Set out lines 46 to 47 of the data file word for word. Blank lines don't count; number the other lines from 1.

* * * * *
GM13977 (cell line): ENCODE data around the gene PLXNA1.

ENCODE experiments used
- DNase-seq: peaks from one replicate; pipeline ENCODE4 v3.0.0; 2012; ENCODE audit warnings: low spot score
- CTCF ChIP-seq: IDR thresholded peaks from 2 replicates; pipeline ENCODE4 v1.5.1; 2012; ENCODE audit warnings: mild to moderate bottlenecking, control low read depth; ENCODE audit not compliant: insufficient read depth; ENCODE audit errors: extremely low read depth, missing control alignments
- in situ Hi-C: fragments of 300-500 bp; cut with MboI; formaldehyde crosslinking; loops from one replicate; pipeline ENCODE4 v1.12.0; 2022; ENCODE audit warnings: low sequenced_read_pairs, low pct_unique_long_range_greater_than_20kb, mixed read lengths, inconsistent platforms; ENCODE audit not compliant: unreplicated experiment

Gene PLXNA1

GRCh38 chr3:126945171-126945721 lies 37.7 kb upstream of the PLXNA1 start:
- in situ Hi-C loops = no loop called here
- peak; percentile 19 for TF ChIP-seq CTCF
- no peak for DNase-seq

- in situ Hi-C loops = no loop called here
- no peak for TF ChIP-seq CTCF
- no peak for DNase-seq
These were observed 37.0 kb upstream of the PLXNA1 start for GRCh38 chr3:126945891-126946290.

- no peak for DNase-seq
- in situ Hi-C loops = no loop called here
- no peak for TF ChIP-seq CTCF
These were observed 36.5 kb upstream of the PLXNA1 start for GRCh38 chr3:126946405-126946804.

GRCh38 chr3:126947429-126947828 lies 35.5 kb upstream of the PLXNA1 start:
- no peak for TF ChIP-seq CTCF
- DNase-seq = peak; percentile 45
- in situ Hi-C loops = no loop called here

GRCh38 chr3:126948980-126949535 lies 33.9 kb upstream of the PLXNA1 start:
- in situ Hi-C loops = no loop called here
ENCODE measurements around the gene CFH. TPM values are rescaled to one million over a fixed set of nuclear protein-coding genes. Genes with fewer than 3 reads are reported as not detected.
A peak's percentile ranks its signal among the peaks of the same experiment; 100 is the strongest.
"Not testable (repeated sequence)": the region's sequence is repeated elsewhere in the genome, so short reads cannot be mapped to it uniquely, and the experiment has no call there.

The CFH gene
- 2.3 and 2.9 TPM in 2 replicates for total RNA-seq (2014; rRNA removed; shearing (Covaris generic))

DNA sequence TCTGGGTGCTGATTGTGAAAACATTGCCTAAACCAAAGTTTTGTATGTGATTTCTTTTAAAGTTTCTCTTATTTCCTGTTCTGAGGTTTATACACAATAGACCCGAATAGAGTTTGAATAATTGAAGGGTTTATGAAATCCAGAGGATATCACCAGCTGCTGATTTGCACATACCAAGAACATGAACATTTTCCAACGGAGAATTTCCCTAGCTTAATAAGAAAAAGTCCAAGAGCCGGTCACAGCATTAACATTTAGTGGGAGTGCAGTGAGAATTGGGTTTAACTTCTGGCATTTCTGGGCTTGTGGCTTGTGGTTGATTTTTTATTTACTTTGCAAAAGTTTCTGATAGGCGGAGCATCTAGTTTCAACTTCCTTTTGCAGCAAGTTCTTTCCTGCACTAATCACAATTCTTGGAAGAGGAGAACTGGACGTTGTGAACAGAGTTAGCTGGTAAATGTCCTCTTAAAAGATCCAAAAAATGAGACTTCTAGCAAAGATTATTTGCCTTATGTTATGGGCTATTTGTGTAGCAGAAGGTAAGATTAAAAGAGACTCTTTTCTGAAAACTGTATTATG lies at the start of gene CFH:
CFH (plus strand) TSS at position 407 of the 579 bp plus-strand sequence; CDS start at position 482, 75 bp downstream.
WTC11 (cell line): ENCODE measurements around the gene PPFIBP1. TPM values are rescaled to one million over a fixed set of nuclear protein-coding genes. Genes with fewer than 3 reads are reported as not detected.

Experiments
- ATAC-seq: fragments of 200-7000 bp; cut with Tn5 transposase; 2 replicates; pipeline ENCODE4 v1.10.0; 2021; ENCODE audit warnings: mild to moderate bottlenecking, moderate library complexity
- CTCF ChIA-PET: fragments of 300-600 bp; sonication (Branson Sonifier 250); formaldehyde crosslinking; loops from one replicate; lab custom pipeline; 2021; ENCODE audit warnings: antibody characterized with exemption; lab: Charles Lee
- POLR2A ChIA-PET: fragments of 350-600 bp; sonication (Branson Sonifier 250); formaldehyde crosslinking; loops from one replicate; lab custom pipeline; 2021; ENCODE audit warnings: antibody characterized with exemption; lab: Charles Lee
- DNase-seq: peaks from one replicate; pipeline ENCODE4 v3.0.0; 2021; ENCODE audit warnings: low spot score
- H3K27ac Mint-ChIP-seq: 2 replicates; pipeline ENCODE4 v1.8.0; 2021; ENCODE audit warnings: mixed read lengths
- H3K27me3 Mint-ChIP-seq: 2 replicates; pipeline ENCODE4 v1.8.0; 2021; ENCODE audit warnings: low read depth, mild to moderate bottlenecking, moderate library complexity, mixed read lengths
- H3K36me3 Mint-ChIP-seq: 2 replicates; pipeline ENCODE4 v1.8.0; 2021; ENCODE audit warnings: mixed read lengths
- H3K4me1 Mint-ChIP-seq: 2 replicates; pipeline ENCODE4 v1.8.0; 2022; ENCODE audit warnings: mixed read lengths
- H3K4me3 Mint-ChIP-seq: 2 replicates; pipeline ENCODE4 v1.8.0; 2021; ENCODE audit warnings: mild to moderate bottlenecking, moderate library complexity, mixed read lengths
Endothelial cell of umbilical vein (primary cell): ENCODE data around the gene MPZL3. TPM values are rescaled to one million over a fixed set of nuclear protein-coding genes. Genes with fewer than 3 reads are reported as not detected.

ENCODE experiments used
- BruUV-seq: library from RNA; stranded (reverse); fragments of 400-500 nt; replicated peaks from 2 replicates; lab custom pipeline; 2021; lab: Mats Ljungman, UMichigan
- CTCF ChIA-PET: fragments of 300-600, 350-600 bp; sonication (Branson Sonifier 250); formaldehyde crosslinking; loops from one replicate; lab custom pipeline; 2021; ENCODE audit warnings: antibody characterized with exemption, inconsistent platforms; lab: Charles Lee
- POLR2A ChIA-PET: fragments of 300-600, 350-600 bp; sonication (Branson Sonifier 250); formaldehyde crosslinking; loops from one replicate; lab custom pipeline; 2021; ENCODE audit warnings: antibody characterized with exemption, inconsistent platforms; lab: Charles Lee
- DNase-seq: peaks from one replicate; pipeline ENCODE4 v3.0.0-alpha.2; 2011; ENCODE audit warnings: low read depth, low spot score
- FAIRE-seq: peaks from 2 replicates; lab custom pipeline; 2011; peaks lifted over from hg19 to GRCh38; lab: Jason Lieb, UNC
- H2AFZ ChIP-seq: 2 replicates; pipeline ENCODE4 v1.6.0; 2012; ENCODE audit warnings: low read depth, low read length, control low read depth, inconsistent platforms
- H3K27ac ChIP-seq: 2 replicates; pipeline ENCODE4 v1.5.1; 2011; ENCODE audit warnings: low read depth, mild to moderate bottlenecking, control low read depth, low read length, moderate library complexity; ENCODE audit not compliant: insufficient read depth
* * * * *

- CTCF ChIA-PET: fragments of 300-600, 350-600 bp; sonication (Branson Sonifier 250); formaldehyde crosslinking; loops from one replicate; lab custom pipeline; 2021; ENCODE audit warnings: antibody characterized with exemption, inconsistent platforms; lab: Charles Lee
- POLR2A ChIA-PET: fragments of 300-600, 350-600 bp; sonication (Branson Sonifier 250); formaldehyde crosslinking; loops from one replicate; lab custom pipeline; 2021; ENCODE audit warnings: antibody characterized with exemption, inconsistent platforms; lab: Charles Lee